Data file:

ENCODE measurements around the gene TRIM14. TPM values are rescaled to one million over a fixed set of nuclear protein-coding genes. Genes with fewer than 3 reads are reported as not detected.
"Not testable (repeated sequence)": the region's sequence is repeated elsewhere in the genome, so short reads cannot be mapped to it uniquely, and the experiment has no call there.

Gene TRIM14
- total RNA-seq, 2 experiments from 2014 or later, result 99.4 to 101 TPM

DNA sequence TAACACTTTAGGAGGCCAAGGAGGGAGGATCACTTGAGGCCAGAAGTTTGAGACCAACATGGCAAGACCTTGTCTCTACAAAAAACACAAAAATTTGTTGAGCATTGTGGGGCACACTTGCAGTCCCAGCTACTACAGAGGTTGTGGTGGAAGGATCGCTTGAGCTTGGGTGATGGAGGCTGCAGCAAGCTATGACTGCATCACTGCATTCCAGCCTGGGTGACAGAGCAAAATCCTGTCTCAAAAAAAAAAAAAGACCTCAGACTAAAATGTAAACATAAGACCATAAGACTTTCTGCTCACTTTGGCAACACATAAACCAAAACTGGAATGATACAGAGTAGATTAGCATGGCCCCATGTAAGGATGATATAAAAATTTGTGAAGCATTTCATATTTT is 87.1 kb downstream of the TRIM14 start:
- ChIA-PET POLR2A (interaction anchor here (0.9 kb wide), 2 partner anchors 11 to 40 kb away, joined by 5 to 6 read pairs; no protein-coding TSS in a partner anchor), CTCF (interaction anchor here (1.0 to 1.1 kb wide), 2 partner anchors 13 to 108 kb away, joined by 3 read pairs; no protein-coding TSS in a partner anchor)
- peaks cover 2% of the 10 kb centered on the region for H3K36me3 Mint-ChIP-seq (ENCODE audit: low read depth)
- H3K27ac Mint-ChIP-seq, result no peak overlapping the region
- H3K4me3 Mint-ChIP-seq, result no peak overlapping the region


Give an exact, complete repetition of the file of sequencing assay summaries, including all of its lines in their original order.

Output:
ENCODE measurements around the gene TRIM14. TPM values are rescaled to one million over a fixed set of nuclear protein-coding genes. Genes with fewer than 3 reads are reported as not detected.
"Not testable (repeated sequence)": the region's sequence is repeated elsewhere in the genome, so short reads cannot be mapped to it uniquely, and the experiment has no call there.

Gene TRIM14
- total RNA-seq, 2 experiments from 2014 or later, result 99.4 to 101 TPM

DNA sequence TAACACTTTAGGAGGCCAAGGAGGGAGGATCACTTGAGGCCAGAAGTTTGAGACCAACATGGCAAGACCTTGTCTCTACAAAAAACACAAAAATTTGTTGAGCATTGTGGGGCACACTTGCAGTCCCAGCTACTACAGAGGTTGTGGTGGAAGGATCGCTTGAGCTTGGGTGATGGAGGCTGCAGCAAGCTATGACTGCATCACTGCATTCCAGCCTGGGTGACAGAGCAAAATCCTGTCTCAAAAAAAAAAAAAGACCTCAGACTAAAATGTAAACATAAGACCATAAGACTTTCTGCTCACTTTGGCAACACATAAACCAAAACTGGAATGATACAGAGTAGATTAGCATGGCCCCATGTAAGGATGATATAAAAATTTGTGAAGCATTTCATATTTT is 87.1 kb downstream of the TRIM14 start:
- ChIA-PET POLR2A (interaction anchor here (0.9 kb wide), 2 partner anchors 11 to 40 kb away, joined by 5 to 6 read pairs; no protein-coding TSS in a partner anchor), CTCF (interaction anchor here (1.0 to 1.1 kb wide), 2 partner anchors 13 to 108 kb away, joined by 3 read pairs; no protein-coding TSS in a partner anchor)
- peaks cover 2% of the 10 kb centered on the region for H3K36me3 Mint-ChIP-seq (ENCODE audit: low read depth)
- H3K27ac Mint-ChIP-seq, result no peak overlapping the region
- H3K4me3 Mint-ChIP-seq, result no peak overlapping the region